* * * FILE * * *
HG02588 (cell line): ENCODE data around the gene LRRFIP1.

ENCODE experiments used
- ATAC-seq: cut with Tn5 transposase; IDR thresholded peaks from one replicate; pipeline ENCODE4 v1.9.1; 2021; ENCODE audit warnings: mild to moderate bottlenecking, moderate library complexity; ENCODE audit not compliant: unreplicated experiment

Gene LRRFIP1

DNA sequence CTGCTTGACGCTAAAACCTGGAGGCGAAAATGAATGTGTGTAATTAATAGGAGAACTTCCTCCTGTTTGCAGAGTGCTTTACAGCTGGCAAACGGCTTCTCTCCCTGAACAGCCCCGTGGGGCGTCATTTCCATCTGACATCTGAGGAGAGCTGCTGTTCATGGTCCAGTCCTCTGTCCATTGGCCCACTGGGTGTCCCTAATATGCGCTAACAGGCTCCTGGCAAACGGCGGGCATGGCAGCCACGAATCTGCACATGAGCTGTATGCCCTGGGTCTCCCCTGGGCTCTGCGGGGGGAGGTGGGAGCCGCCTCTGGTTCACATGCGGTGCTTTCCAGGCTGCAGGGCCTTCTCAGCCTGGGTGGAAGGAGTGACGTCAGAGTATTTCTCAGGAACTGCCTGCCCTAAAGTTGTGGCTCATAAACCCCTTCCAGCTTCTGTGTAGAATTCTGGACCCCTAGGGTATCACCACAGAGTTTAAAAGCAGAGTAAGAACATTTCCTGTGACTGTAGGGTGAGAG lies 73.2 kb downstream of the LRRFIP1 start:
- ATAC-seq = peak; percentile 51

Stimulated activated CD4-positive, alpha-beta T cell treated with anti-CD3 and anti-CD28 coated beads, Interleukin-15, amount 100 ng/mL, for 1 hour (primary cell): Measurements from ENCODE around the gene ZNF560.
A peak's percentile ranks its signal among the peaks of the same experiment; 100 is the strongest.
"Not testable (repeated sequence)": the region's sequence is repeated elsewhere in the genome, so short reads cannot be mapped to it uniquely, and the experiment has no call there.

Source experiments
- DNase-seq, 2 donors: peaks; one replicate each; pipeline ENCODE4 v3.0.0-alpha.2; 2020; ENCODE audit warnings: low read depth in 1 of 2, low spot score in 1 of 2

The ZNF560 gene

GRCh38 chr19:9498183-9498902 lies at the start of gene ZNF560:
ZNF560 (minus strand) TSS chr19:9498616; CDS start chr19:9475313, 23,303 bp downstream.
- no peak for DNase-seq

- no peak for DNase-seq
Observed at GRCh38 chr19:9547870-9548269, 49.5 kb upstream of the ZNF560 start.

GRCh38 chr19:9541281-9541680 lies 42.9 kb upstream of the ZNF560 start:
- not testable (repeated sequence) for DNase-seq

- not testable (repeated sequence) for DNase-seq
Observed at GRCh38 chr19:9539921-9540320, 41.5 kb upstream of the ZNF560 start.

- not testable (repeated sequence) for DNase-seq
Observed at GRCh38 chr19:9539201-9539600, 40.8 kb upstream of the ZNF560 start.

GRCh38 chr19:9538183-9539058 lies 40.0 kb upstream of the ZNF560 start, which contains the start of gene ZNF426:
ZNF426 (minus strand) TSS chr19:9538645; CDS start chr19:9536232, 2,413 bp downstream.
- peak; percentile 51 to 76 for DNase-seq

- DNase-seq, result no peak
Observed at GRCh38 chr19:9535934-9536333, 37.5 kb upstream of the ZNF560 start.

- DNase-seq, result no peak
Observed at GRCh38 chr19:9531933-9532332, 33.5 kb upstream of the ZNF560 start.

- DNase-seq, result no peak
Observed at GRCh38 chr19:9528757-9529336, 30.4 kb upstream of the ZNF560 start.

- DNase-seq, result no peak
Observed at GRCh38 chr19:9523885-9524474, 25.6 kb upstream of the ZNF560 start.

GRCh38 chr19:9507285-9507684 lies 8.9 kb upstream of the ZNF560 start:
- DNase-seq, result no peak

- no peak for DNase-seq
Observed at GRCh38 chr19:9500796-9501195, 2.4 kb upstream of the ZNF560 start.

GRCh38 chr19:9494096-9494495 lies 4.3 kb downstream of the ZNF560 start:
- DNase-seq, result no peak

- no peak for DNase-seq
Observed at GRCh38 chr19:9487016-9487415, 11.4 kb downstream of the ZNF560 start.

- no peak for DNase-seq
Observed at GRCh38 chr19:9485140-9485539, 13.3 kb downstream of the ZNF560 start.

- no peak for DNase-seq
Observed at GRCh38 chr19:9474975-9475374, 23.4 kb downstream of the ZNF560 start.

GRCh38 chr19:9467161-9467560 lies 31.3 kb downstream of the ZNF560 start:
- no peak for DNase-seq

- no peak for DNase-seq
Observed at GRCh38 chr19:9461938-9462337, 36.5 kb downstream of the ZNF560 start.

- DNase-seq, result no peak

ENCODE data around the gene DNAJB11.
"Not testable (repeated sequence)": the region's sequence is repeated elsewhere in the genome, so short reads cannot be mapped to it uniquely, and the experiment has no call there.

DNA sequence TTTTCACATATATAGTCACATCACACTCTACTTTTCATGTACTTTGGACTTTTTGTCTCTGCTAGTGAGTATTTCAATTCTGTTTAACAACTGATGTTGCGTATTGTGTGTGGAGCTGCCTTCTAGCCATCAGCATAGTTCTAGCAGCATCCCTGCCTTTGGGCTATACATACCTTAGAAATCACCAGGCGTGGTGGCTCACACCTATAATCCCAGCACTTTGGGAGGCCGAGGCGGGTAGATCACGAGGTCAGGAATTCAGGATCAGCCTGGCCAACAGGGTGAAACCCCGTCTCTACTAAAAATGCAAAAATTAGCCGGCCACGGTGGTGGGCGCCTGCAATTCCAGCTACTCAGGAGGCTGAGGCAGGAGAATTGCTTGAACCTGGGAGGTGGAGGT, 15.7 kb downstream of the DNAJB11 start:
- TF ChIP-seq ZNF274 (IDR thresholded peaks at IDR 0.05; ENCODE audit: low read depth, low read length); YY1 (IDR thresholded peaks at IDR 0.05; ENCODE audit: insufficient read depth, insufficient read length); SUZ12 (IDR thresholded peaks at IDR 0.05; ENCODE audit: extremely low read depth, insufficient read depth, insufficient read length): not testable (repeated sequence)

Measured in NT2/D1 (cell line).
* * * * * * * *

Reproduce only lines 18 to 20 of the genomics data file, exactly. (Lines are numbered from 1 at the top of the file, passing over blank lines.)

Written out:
GRCh38 chr19:9541281-9541680 lies 42.9 kb upstream of the ZNF560 start:
- not testable (repeated sequence) for DNase-seq

- not testable (repeated sequence) for DNase-seq